The 67th Annual Emmy Awards crowned HBO’s fantasy hit with its highest honor Sunday night, with Thrones winning the award for outstanding drama series.
Not only did Thrones snap its drama category runner-up streak, but the series picked up Emmys for outstanding supporting actor (Peter Dinklage), writing (David Benioff and Dan Weiss) and direction (David Nutter) on Sunday night. With a total of 12 Emmys this year (including eight won at the previously held Creative Arts Emmys), Thrones broke a major record by surpassing The West Wing to take home more TV Academy awards in a single year than any other show. Thrones easily beat the White House drama’s 2000 record of nine wins in one year.
Nominated for outstanding drama for each of its five seasons, Thrones lost the last two years to AMC’s Breaking Bad. This year, many bet AMC’s other critical darling and four-time previous winner Mad Men would reclaim the throne for its final season. Yet Thrones managed its first drama series win after racking up more nominations than any program, and only lost one major category for which it was nominated (Lena Headey and Emilia Clarke each lost best supporting actress to Uzo Aduba for Netflix’s Orange Is the New Black). Previously, the only top category won by the show was Dinklage’s 2011 supporting actor victory for the show’s first season.
The Thrones team’s speeches were low-key. Accepting the award for outstanding drama series, Benioff and Weiss thanked the show’s cast and crew and HBO for taking a chance on them and “believing in dragons.” Dinklage said he didn’t have anything prepared (and genuinely seemed like it), and gave a shout-out to the other nominees — particularly Better Call Saul’s Jonathan Banks, who was the odds-on favorite to win.
Backstage, the showrunners were asked by reporters why Thrones finally won this year. “We knew that there would be some resistance at first to a show set in this genre … we knew it would take awhile,” Benioff said. “But we’d hoped if we did our jobs and if we were fortunate enough to be blessed with the cast and crew that we were blessed with… and if we got lucky, that we’d get there eventually.”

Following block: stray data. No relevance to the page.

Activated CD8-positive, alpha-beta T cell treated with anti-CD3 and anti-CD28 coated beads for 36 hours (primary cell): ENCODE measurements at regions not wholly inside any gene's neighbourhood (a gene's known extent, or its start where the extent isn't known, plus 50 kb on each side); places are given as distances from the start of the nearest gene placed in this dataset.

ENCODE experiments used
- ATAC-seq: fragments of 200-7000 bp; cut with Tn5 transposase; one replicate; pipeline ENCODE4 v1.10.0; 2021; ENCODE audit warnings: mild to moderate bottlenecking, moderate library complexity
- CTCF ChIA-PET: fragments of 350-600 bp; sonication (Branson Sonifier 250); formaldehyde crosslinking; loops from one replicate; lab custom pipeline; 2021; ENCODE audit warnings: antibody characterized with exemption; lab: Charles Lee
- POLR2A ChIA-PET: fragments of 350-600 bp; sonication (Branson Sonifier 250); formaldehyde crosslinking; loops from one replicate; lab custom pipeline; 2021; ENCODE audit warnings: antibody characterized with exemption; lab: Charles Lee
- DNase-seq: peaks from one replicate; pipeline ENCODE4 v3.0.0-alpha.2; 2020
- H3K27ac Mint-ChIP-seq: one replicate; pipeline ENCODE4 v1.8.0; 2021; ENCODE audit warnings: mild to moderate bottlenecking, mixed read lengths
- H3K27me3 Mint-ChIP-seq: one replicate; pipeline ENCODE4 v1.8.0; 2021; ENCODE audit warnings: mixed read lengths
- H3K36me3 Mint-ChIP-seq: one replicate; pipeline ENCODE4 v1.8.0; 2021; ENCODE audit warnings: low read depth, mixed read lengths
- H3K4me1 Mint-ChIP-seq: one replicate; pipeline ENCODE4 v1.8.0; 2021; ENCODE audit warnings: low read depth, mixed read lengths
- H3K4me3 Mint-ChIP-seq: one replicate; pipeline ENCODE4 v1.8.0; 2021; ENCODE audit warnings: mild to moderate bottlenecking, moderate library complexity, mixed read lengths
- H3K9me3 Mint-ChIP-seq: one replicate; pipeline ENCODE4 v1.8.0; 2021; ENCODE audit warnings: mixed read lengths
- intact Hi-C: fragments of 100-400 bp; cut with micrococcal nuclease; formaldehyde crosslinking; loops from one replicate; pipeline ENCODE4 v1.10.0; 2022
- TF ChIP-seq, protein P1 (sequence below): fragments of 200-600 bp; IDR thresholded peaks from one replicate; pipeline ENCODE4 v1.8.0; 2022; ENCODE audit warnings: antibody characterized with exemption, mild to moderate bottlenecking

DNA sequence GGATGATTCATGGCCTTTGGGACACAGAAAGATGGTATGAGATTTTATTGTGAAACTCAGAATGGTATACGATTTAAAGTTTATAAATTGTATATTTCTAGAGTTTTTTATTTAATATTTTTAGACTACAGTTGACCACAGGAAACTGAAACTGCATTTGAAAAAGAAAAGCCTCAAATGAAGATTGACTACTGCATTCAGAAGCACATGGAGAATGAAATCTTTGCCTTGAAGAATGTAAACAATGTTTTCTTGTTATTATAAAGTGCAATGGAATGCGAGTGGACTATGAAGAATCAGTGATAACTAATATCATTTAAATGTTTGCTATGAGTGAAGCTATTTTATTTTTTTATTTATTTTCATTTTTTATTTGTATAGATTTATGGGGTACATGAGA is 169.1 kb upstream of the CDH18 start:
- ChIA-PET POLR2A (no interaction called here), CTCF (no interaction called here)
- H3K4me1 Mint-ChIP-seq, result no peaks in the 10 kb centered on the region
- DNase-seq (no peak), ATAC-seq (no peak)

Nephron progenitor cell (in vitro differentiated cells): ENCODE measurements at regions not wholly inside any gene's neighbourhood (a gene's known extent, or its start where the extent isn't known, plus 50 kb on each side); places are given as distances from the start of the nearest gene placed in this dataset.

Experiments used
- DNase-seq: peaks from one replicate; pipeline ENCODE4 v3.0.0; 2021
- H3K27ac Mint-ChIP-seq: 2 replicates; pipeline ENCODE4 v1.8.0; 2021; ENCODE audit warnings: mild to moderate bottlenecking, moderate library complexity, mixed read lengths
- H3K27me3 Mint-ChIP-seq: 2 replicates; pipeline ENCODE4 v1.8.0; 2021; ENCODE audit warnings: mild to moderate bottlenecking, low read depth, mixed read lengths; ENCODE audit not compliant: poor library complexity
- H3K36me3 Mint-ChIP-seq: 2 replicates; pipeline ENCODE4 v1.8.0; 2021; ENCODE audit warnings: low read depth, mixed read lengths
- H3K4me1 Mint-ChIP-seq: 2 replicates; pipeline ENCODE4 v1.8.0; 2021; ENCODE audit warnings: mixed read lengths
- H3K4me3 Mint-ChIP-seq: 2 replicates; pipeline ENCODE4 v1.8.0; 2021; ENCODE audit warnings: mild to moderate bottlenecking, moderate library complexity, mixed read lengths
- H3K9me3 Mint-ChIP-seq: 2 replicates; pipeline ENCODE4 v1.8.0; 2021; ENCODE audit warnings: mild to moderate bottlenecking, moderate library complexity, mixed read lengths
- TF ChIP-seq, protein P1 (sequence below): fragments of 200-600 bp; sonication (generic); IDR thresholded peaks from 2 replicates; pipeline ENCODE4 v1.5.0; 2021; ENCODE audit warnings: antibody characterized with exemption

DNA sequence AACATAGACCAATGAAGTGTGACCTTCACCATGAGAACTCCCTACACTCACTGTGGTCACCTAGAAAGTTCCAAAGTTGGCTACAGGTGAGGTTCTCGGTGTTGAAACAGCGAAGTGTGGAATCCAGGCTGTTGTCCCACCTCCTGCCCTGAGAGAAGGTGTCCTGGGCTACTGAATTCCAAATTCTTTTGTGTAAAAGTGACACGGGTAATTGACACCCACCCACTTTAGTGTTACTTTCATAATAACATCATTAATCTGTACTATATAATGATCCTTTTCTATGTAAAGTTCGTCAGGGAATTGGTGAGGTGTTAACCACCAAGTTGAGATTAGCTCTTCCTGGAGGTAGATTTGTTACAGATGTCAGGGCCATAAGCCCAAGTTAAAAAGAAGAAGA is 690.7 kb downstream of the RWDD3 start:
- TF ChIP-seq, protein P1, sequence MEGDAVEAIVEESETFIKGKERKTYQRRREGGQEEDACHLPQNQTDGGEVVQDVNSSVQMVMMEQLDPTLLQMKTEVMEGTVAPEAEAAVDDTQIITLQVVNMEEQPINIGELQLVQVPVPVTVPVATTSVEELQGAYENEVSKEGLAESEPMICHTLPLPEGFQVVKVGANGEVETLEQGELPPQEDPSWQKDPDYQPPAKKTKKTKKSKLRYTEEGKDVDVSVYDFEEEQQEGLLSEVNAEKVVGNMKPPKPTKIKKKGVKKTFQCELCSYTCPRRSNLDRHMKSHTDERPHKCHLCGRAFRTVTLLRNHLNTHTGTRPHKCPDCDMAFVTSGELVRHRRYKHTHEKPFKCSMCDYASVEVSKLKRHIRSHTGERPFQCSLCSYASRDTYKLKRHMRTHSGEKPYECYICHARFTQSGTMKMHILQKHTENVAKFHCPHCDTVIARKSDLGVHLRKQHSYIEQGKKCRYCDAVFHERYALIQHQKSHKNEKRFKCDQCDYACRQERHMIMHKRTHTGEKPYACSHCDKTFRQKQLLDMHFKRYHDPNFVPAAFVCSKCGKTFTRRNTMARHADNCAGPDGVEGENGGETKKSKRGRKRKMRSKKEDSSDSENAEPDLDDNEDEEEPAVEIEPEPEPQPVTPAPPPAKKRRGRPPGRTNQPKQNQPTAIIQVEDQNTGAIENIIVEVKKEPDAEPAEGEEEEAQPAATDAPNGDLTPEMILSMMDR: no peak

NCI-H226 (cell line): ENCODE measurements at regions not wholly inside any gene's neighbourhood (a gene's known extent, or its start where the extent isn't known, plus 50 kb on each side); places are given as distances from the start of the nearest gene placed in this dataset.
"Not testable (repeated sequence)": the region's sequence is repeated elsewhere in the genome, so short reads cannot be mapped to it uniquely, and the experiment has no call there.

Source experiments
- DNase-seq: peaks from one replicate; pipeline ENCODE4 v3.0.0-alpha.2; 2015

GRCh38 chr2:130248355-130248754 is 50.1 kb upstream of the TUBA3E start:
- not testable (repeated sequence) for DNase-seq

The victory must be particularly sweet for the Thrones team given the controversy surrounding season 5. Thrones has raised eyebrows and generated pundit protest every year for its brutal depiction of a world inspired by Medieval Europe, but complaints reached a fever pitch during season 5 after a young likable character was raped and another was burned alive (a U.S. senator famously declared she was quitting Game of Thrones).
But showrunners David Benioff and Dan Weiss have remained stalwart throughout the saga that they’re going to remain true to creator George R.R. Martin’s world and not adjust their narrative based on fandom reactions. The producers also declined to make the Hollywood media rounds during Emmy voting season to drum up support for their show, as is customary for nominated producers, and instead remained focused on making season 6. So despite drawing more controversy than any program this year and refusing to play the “game of Emmys” with the press, Thrones still took the top prize, and on their own terms.
Fellow showrunner Damon Lindelof, who produces HBO’s The Leftovers, was among those who made a compelling case for GoT to take the top prize. “As someone who makes television, I watch that show and I do not know how they do it,” Lindelof told EW in a discussion of the show’s fifth season. “When I was watching [episode 8] “Hardhome” this season, I was just like, “That’s one of the most excellent hours of television I’ve ever seen. It’s excellent for different reasons than ‘The Suitcase’ episode of Mad Men is excellent, but it’s just amazing.”